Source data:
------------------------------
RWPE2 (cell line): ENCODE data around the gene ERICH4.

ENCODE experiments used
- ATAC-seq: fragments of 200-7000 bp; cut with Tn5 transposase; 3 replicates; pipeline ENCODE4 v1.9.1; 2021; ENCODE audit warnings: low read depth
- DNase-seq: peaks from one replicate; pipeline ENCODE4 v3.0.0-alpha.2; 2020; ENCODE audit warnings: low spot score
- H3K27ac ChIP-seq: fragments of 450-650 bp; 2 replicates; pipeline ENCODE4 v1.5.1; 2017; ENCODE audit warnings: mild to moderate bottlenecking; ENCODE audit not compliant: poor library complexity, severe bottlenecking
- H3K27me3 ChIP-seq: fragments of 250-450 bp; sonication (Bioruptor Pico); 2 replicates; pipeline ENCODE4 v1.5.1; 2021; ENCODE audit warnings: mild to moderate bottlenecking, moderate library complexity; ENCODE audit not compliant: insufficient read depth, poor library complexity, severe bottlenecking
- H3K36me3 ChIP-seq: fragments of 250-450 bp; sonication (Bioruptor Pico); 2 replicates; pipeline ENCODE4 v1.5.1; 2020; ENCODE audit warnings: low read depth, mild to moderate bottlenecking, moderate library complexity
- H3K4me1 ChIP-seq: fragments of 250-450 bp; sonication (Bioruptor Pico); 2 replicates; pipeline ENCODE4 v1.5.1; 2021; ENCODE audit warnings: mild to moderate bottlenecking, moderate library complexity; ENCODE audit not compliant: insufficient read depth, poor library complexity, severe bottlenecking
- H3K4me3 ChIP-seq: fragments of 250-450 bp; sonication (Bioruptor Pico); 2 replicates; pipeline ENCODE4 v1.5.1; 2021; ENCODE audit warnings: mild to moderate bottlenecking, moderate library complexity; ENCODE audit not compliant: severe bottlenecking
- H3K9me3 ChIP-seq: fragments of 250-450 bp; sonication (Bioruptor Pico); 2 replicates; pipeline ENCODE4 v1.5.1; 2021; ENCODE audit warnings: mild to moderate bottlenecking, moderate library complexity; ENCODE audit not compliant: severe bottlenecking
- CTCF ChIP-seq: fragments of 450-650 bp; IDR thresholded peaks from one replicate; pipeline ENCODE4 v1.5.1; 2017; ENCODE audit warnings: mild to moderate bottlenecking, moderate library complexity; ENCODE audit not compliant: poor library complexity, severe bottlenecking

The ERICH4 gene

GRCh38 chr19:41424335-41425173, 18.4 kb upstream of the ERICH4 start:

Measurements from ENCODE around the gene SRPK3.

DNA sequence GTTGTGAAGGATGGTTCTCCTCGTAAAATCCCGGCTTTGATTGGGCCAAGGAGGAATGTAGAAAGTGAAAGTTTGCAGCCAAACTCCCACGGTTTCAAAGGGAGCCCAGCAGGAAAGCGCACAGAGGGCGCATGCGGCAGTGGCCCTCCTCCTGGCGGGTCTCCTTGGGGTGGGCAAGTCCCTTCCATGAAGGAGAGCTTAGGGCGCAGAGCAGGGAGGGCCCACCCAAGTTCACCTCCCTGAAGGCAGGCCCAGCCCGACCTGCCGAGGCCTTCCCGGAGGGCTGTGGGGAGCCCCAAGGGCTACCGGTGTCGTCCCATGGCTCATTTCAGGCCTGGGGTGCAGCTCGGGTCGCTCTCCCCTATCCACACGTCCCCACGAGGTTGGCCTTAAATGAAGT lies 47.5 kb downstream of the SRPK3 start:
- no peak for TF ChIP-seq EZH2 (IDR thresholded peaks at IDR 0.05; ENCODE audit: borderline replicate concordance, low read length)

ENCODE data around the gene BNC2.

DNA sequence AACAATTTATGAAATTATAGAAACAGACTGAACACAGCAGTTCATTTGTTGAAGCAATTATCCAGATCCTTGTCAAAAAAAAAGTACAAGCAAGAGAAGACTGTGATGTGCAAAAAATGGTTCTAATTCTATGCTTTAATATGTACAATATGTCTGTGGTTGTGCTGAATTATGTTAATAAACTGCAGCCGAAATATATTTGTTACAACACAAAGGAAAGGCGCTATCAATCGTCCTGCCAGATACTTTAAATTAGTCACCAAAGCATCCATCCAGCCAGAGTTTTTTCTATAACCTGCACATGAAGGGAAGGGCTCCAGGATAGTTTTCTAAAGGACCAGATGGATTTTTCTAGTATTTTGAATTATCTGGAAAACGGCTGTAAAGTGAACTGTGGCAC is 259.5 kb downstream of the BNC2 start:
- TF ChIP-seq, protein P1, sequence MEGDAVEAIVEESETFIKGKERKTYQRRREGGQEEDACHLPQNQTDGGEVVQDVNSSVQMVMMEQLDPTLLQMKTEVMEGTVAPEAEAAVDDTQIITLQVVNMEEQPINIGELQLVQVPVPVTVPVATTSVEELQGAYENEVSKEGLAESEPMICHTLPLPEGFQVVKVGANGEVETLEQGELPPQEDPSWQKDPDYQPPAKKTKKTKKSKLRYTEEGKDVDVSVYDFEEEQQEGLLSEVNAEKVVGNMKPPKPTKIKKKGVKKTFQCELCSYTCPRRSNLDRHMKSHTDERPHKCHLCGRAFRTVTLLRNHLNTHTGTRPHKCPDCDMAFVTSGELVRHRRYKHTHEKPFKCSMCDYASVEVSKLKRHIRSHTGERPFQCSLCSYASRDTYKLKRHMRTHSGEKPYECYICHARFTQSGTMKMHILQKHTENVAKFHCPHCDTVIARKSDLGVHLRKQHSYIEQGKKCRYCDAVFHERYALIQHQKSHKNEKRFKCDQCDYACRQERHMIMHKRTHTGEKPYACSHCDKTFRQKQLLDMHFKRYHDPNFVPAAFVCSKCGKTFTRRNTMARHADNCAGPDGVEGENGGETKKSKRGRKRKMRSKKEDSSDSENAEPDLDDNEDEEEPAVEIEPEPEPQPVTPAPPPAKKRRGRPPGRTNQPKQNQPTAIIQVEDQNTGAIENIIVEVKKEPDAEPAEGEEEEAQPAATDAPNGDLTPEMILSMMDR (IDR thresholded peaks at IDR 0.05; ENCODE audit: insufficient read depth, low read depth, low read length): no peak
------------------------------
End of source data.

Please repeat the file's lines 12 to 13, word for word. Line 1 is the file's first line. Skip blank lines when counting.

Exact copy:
The ERICH4 gene

GRCh38 chr19:41424335-41425173, 18.4 kb upstream of the ERICH4 start: